Slack Faced Thought

I’m on the London Underground. It’s a bit stuffy. The air is friction electricity, rush and surge. The carriage is about half full, I’d say, not more. An assortment of commuters sway with the movement of the train. Screeches and clattering echo in the dark tunnels but the passengers don’t hear. Or if they do, their faces give nothing away.

Strange faces: slack and free of expression. I wonder: who are these people? I look at each one and classify them with a form of mental taxonomy but my only tools are what my mind has used before. I put my memories to their faces, paint personalities, jobs, dreams on to the canvas of their skin but find the pictures to be mine, not theirs.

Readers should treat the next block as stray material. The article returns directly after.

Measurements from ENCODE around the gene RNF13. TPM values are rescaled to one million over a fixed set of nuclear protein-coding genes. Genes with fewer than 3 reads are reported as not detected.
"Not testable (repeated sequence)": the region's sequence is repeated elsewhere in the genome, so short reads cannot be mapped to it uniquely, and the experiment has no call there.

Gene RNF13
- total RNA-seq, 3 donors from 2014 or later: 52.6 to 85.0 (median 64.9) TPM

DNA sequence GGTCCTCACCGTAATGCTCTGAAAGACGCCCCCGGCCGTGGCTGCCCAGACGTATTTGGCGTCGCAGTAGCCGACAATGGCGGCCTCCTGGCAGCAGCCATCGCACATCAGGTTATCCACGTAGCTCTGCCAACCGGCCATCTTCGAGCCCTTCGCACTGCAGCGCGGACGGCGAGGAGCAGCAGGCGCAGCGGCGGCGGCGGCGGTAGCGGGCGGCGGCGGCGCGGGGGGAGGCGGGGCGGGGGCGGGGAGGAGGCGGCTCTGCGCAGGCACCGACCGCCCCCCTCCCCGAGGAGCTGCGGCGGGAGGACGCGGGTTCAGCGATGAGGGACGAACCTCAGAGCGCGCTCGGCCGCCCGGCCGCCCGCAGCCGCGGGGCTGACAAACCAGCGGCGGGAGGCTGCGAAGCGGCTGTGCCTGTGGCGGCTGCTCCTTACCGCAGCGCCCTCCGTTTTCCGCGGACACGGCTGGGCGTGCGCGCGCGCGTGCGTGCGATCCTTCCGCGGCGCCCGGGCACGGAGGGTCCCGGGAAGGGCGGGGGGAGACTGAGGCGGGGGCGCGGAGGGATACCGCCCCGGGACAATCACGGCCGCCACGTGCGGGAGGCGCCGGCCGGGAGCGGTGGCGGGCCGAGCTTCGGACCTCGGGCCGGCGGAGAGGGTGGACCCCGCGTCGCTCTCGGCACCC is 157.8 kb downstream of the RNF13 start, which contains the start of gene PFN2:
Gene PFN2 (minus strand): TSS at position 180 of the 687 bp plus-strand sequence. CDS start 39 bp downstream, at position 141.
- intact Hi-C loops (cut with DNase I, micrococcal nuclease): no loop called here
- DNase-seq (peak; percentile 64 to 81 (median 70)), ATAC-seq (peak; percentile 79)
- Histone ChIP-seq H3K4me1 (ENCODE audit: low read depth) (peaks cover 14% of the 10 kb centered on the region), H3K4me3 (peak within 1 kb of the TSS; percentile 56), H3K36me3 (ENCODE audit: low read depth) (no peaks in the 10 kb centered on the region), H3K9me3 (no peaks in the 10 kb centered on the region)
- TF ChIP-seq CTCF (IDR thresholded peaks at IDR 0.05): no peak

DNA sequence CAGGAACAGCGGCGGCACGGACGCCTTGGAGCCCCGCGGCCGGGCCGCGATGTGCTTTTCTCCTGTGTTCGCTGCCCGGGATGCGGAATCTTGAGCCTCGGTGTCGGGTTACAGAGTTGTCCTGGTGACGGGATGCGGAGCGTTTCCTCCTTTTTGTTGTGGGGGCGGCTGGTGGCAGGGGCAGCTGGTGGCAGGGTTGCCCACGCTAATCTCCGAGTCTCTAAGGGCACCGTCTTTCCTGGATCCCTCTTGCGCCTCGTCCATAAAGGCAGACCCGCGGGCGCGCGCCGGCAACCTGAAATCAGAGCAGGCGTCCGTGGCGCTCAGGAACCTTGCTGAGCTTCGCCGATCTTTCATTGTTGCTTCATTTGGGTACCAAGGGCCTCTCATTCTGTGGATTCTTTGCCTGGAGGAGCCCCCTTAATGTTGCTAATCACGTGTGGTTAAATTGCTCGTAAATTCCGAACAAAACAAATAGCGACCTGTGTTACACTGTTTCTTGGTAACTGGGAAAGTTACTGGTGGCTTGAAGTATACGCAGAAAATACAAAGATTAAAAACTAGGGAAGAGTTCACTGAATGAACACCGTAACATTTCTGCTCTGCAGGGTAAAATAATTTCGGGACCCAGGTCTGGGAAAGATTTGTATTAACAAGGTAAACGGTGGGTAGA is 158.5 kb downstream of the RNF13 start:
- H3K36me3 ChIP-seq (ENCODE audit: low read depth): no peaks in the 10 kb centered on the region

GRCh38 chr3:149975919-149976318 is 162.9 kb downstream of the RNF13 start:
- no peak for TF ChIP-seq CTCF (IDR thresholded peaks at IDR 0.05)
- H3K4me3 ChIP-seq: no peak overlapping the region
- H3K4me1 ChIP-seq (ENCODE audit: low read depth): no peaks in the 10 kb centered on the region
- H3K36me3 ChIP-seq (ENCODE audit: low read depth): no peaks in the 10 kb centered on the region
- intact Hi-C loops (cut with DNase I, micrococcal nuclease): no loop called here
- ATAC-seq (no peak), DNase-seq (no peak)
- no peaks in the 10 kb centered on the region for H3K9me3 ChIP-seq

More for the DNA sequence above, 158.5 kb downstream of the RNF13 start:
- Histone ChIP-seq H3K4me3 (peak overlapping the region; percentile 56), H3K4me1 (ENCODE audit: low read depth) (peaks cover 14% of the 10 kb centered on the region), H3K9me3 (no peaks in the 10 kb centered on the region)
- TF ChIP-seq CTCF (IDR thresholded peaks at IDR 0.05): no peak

I have to admit, I have nothing but the thoughts I’ve thought before. I’ve killed these slack faced people even before they’ve uttered a word or made a movement or facial expression. I’ve fitted them up, put them in boxes, labelled them with stereotypes: colours, creeds, sexes, the way they wear their clothes, their hair. Every single stranger judged. The decision as to their identity, conceived and irrevocably made so they become fabricants wearing the fictions I have projected on to the facade of my contrived world.

I wonder if they killed the slack faced me they saw? Or perhaps they did something entirely different?

© Ben Truesdale and distilledvoice, 2015

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